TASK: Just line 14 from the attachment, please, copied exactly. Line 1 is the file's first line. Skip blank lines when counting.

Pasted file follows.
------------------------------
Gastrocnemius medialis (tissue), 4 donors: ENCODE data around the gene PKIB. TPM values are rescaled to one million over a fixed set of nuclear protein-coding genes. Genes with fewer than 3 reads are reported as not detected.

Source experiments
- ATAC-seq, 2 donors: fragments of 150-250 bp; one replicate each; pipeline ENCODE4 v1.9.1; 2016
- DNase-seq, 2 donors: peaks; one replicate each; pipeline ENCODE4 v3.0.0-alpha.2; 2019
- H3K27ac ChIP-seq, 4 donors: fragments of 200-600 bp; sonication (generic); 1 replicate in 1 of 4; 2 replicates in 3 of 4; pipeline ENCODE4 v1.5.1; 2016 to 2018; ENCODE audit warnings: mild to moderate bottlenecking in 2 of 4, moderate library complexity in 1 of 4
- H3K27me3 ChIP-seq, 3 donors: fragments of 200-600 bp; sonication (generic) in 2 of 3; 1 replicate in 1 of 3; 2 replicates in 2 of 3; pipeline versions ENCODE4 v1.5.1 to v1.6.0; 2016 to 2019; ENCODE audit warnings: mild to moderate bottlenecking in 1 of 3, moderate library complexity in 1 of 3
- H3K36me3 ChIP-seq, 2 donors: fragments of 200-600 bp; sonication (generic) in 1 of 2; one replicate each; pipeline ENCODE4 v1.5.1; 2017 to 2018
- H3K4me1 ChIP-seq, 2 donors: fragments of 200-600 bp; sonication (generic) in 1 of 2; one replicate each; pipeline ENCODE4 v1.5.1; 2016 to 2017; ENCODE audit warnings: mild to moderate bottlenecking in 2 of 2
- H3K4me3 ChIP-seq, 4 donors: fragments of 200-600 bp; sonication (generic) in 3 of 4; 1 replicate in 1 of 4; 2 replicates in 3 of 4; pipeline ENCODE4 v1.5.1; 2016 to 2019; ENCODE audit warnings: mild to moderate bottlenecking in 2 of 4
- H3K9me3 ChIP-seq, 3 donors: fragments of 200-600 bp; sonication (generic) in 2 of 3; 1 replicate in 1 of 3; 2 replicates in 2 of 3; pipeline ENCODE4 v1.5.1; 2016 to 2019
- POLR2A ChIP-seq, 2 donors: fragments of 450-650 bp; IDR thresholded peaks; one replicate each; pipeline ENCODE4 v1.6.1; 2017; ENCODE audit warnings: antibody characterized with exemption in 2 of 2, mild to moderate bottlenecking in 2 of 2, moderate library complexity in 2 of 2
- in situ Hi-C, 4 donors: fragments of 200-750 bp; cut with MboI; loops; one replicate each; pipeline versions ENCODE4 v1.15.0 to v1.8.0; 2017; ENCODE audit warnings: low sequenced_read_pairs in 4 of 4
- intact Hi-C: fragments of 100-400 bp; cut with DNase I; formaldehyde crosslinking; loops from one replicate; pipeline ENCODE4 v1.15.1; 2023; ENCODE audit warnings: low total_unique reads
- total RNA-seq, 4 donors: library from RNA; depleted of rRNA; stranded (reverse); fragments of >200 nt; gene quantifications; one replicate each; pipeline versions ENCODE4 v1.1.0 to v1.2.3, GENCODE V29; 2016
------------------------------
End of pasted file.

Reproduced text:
- total RNA-seq, 4 donors: library from RNA; depleted of rRNA; stranded (reverse); fragments of >200 nt; gene quantifications; one replicate each; pipeline versions ENCODE4 v1.1.0 to v1.2.3, GENCODE V29; 2016